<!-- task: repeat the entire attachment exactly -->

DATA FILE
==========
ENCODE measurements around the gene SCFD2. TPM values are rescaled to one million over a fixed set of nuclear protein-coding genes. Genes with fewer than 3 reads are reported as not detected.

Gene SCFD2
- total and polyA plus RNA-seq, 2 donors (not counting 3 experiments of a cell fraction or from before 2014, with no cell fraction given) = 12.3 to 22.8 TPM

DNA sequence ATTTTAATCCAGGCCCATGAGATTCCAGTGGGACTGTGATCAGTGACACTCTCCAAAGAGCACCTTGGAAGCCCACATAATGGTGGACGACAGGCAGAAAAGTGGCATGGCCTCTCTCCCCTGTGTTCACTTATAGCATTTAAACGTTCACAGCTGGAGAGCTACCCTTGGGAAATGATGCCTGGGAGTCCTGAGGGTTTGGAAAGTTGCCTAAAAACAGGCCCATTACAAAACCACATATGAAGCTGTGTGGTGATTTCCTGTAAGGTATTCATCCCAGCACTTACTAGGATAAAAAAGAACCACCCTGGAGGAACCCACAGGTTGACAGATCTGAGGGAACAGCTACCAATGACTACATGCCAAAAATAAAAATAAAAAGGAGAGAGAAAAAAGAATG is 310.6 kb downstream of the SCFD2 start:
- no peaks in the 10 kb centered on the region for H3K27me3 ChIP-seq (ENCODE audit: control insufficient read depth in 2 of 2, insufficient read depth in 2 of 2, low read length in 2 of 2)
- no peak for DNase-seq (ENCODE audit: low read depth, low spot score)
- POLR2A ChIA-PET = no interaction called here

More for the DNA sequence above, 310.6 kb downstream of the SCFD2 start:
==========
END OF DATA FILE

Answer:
ENCODE measurements around the gene SCFD2. TPM values are rescaled to one million over a fixed set of nuclear protein-coding genes. Genes with fewer than 3 reads are reported as not detected.

Gene SCFD2
- total and polyA plus RNA-seq, 2 donors (not counting 3 experiments of a cell fraction or from before 2014, with no cell fraction given) = 12.3 to 22.8 TPM

DNA sequence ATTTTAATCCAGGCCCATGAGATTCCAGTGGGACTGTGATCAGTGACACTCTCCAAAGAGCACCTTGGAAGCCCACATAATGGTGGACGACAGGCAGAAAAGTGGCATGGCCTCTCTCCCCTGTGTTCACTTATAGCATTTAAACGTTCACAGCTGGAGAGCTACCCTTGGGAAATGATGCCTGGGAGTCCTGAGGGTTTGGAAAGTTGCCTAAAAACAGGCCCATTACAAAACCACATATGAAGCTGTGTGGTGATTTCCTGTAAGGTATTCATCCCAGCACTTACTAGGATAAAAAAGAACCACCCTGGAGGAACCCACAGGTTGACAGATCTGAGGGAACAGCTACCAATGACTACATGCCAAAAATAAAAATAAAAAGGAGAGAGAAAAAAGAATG is 310.6 kb downstream of the SCFD2 start:
- no peaks in the 10 kb centered on the region for H3K27me3 ChIP-seq (ENCODE audit: control insufficient read depth in 2 of 2, insufficient read depth in 2 of 2, low read length in 2 of 2)
- no peak for DNase-seq (ENCODE audit: low read depth, low spot score)
- POLR2A ChIA-PET = no interaction called here

More for the DNA sequence above, 310.6 kb downstream of the SCFD2 start: